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Where You Gonna Run To? Cultural Heritage Continuation and the Intersectionality of Calamity

…those that truly see the world devastation attached to the spiritual degradation that has led people to being so self absorbed that they are more interested in their distractions than they are in focusing on ways to heal the planet, find ourselves almost unable to rise from our knees to work since we are consistently crying out to GOD to hold back the storms and heal the land. If the root cause of climate change is truly anthropocene and climate inaction has produced and will continue to produce more human health issues from heat induced sicknesses to pandemics and will continue to threaten our food security by bringing about ocean acidification, drought, and wildfires amongst a sundry lists of other issues, “Oh sinner man, where you gonna run to?”

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Gullah/Geechee Agro-Culture Fishing & Farming Field Day

who were enslaved on plantations along the southeast coast, Gullah/Geechee represents the only group of African Americans who maintained a significant amount of Africanisms including foodways, land use practices, subsistence fishing, and the spoken Gullah language (Goodwine, 1998; Politzer, 1999). For centuries, Gullah/Geechee communities sustained a way of life predicated on the wealth of close-knit family compounds, and carefully nurtured the resources of the land and water (Dean, 2013). In recent decades, this way of life has been disrupted due to inequitable public policy. Beyond the negative impact on the immediate community, this disruption also has negative impacts on the larger farming ecosystem. Research shows that culture and agriculture ecosystems are inextricably linked – sustain culture, sustain agriculture (Dean, 2013).” Like the cast net, we want to draw in all that will feed the Gullah/Geechee Famlee.  We gwine feed de mind, body, and soul.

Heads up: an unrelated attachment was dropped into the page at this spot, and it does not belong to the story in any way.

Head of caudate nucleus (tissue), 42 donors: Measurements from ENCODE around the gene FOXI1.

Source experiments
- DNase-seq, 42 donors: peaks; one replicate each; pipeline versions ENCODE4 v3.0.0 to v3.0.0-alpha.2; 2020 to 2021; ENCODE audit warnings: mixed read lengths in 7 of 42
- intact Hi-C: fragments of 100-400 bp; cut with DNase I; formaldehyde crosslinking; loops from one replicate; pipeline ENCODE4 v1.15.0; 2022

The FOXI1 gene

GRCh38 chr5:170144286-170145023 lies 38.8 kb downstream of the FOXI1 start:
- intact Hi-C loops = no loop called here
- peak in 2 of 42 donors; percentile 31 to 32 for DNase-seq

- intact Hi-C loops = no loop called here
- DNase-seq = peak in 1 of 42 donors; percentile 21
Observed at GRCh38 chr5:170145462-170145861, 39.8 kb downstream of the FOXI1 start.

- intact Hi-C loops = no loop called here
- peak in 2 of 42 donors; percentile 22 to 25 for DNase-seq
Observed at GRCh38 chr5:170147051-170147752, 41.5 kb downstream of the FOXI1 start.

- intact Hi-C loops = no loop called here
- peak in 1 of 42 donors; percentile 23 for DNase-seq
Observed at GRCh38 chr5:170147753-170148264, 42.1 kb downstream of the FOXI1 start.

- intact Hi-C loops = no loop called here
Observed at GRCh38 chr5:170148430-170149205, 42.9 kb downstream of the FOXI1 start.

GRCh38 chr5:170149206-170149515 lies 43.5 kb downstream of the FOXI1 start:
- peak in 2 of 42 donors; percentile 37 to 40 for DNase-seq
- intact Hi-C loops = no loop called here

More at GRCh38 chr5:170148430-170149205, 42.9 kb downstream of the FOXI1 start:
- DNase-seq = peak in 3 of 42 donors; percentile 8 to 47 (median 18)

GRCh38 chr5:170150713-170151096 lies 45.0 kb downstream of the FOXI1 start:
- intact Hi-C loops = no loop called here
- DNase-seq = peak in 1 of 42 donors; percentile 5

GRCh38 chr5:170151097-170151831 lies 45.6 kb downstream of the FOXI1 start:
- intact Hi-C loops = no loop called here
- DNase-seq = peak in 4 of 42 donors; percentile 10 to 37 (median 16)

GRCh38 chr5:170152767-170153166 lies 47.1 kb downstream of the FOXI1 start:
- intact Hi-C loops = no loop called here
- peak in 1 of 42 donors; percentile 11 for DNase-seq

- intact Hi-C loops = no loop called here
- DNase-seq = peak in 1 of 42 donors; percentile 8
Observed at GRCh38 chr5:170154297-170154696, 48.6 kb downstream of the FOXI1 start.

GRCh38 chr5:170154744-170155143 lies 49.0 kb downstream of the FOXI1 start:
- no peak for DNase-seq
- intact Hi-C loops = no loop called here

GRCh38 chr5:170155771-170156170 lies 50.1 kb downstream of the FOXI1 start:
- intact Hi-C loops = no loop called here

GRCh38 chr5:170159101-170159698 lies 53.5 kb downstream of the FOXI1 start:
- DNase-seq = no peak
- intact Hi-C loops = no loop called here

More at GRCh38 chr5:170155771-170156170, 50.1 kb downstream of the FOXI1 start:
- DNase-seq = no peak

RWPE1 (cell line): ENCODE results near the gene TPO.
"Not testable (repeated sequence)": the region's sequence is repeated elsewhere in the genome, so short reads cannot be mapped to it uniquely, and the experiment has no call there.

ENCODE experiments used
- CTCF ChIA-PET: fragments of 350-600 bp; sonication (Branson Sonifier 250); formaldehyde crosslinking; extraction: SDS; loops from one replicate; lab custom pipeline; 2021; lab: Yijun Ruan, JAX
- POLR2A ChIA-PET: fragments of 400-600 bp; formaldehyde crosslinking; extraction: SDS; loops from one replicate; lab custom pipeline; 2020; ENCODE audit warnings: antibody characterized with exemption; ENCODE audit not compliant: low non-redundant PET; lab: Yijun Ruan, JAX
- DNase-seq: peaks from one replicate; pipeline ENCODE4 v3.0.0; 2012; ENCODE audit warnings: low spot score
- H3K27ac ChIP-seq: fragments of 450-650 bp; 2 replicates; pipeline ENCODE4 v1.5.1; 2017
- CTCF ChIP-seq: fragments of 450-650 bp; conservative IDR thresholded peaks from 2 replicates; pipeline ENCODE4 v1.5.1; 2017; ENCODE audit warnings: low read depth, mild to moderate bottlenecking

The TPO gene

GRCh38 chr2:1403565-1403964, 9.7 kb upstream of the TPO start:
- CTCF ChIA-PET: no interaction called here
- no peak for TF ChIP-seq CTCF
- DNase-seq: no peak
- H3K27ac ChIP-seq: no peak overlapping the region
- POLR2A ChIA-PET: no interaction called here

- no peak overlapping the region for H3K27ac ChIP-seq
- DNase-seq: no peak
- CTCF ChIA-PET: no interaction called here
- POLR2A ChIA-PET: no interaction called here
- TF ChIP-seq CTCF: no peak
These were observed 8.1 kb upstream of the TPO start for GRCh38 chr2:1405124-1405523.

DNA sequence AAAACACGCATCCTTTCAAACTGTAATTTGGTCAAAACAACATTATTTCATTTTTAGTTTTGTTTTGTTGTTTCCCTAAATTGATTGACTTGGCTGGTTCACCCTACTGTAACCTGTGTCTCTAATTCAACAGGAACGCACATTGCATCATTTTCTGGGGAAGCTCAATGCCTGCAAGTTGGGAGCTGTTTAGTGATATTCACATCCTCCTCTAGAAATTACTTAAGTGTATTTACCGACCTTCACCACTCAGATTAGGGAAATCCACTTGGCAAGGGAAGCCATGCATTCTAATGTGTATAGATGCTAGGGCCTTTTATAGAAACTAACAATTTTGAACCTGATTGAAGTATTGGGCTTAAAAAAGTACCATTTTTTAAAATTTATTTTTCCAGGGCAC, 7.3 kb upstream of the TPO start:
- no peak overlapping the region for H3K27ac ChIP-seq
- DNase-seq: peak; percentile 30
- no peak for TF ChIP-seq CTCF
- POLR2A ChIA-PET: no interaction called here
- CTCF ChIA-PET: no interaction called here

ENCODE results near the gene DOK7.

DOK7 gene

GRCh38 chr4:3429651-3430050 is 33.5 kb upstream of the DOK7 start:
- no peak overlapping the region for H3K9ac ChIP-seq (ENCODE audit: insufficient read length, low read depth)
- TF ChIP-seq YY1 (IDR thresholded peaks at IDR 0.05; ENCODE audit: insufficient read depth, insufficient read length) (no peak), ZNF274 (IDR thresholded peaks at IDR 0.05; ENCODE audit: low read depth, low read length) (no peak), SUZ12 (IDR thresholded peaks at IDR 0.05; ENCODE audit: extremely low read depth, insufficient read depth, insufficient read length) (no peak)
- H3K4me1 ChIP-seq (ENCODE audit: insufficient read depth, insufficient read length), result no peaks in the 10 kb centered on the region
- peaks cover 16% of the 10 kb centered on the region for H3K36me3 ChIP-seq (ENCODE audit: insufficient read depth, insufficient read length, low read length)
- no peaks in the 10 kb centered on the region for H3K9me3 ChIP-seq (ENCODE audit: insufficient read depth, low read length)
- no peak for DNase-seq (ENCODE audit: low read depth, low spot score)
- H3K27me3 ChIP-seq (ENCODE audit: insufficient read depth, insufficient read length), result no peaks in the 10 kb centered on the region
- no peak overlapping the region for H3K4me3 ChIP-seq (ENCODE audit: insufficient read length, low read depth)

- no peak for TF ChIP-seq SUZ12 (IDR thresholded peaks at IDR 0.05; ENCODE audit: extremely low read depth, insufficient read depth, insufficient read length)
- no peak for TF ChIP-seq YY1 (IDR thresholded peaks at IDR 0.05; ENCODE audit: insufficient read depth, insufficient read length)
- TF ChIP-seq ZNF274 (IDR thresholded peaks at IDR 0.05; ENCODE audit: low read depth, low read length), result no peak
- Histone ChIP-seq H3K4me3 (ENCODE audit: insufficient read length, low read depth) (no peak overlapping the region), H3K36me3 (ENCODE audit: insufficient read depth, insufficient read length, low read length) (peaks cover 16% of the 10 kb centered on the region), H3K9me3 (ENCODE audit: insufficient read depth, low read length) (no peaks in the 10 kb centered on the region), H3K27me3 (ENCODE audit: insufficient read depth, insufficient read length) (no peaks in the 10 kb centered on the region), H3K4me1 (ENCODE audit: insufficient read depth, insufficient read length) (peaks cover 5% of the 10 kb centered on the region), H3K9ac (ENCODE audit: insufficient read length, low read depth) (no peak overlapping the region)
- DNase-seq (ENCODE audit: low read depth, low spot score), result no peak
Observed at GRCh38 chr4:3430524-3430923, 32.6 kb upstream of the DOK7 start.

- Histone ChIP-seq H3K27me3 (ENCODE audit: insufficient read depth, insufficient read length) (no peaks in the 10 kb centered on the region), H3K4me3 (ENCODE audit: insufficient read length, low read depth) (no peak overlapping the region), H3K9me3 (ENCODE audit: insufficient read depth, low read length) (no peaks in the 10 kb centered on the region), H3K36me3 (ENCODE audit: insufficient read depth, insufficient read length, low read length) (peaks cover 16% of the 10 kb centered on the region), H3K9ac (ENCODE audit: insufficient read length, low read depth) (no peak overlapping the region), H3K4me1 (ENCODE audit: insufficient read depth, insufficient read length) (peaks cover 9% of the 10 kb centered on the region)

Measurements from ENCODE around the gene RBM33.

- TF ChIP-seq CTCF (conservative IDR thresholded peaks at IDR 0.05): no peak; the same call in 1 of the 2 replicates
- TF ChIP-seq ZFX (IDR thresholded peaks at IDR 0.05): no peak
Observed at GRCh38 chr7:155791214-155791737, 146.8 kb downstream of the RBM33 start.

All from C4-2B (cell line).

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Gullah/Geechee Famlee Day Celebrates Gullah/Geechee Land & Living Legacy

Nation Appreciation Week which is happening July 31st-August 8, 2021.   The celebration is happening under the theme “Celebrating Gullah/Geechee Land & Living Legacy” and will begin on historic St. Helena Island, SC on Saturday, July 31, 2021 at Noon at the Dr. Martin Luther King Memorial Park on Sea Island Parkway at Dr. Martin Luther King Drive with “Gullah/Geechee Famlee Day.”